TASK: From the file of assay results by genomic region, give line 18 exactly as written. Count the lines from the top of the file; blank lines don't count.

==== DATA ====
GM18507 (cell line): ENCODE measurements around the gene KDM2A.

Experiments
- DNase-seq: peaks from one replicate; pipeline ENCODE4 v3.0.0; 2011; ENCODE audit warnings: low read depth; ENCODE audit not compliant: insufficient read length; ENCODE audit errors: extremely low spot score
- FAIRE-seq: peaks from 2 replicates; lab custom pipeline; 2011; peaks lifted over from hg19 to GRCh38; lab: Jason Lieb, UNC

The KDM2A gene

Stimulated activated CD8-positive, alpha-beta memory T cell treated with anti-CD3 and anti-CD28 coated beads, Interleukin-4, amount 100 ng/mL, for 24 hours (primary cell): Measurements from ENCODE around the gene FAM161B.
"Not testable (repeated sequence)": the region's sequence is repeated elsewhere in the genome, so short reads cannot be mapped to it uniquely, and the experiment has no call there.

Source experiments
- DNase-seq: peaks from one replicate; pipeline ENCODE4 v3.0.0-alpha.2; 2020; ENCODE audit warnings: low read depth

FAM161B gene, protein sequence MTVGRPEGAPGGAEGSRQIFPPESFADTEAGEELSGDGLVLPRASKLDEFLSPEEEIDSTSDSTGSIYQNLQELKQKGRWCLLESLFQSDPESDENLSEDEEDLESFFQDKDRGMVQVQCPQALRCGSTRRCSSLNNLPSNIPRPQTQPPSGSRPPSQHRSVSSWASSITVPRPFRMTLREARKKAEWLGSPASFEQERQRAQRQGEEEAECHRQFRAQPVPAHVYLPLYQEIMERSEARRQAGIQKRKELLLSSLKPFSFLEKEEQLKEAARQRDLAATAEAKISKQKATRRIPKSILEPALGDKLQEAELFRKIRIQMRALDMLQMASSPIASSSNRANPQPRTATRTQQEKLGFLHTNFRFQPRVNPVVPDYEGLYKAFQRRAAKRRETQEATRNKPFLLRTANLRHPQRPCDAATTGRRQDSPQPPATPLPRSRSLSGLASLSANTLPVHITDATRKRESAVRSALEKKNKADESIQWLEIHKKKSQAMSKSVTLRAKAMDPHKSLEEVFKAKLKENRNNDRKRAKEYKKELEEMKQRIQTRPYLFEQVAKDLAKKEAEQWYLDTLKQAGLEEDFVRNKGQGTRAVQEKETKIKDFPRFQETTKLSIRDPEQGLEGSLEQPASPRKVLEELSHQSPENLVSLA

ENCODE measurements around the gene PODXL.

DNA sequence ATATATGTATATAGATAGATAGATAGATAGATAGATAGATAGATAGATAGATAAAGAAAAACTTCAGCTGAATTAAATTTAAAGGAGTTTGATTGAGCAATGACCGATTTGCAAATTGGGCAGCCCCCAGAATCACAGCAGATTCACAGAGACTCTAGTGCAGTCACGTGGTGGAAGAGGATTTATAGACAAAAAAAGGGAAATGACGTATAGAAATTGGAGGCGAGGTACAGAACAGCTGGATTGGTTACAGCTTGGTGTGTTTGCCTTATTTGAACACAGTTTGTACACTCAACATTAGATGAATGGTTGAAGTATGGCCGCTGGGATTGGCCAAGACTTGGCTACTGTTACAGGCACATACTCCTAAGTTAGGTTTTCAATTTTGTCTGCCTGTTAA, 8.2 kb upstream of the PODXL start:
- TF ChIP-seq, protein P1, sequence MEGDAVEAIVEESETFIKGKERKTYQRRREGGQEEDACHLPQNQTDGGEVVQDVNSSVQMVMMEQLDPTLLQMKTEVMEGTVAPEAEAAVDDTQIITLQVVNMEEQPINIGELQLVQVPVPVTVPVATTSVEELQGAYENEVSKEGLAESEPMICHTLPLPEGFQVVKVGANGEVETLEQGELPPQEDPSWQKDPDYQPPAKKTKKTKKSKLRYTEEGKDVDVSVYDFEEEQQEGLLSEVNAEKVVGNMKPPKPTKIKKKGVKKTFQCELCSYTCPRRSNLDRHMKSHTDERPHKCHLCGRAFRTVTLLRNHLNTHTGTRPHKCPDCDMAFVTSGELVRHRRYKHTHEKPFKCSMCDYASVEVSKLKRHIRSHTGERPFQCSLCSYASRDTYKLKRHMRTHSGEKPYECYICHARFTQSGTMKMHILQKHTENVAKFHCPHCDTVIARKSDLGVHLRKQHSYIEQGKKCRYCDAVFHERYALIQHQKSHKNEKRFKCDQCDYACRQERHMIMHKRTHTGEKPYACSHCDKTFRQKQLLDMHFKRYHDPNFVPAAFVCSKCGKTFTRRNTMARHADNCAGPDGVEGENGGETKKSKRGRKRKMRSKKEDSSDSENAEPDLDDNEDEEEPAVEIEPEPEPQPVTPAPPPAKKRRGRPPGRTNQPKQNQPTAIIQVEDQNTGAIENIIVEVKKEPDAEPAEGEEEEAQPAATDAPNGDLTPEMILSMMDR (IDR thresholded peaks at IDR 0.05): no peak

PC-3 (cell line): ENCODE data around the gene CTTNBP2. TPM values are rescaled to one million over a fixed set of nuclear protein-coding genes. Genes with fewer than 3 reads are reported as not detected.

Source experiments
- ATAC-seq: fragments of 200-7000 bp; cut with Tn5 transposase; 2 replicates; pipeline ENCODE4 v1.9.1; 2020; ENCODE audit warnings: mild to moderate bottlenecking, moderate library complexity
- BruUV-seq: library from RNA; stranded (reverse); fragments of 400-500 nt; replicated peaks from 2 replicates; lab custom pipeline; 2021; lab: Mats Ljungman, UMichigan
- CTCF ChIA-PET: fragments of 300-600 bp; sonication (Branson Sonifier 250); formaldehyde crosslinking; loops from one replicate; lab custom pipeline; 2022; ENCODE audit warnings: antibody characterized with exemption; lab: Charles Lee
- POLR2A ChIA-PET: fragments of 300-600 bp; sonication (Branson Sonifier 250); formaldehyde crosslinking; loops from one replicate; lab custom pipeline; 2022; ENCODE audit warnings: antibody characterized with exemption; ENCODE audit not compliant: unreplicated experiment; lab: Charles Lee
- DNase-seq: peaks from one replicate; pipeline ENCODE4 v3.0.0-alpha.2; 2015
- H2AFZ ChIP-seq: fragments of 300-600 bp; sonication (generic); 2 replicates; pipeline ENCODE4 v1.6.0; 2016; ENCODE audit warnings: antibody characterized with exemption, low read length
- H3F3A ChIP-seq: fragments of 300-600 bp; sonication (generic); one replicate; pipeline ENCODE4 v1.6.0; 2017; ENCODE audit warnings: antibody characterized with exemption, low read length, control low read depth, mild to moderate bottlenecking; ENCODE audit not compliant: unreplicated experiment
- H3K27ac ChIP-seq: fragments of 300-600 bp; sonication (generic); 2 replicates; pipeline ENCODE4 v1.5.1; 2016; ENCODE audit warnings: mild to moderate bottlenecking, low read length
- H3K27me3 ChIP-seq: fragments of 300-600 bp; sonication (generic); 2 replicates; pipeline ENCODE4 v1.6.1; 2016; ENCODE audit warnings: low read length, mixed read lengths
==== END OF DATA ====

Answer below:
- CTCF ChIA-PET: fragments of 300-600 bp; sonication (Branson Sonifier 250); formaldehyde crosslinking; loops from one replicate; lab custom pipeline; 2022; ENCODE audit warnings: antibody characterized with exemption; lab: Charles Lee